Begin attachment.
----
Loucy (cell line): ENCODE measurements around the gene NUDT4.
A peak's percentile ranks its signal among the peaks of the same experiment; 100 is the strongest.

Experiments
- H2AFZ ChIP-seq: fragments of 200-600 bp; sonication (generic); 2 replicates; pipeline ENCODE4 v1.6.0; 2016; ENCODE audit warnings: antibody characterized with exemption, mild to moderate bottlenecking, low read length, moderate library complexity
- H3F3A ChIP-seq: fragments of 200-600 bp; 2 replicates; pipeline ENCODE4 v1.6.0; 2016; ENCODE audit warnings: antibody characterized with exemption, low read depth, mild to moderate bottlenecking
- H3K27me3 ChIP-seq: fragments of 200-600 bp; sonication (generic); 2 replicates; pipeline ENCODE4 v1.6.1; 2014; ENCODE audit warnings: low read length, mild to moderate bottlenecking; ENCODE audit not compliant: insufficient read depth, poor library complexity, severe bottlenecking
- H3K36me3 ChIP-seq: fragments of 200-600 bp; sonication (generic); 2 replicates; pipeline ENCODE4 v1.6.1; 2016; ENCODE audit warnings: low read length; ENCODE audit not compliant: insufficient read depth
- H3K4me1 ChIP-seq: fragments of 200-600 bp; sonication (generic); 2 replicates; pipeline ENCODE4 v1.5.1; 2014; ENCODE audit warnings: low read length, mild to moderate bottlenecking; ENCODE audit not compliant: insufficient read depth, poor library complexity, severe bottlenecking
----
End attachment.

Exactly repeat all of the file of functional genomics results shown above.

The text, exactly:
Loucy (cell line): ENCODE measurements around the gene NUDT4.
A peak's percentile ranks its signal among the peaks of the same experiment; 100 is the strongest.

Experiments
- H2AFZ ChIP-seq: fragments of 200-600 bp; sonication (generic); 2 replicates; pipeline ENCODE4 v1.6.0; 2016; ENCODE audit warnings: antibody characterized with exemption, mild to moderate bottlenecking, low read length, moderate library complexity
- H3F3A ChIP-seq: fragments of 200-600 bp; 2 replicates; pipeline ENCODE4 v1.6.0; 2016; ENCODE audit warnings: antibody characterized with exemption, low read depth, mild to moderate bottlenecking
- H3K27me3 ChIP-seq: fragments of 200-600 bp; sonication (generic); 2 replicates; pipeline ENCODE4 v1.6.1; 2014; ENCODE audit warnings: low read length, mild to moderate bottlenecking; ENCODE audit not compliant: insufficient read depth, poor library complexity, severe bottlenecking
- H3K36me3 ChIP-seq: fragments of 200-600 bp; sonication (generic); 2 replicates; pipeline ENCODE4 v1.6.1; 2016; ENCODE audit warnings: low read length; ENCODE audit not compliant: insufficient read depth
- H3K4me1 ChIP-seq: fragments of 200-600 bp; sonication (generic); 2 replicates; pipeline ENCODE4 v1.5.1; 2014; ENCODE audit warnings: low read length, mild to moderate bottlenecking; ENCODE audit not compliant: insufficient read depth, poor library complexity, severe bottlenecking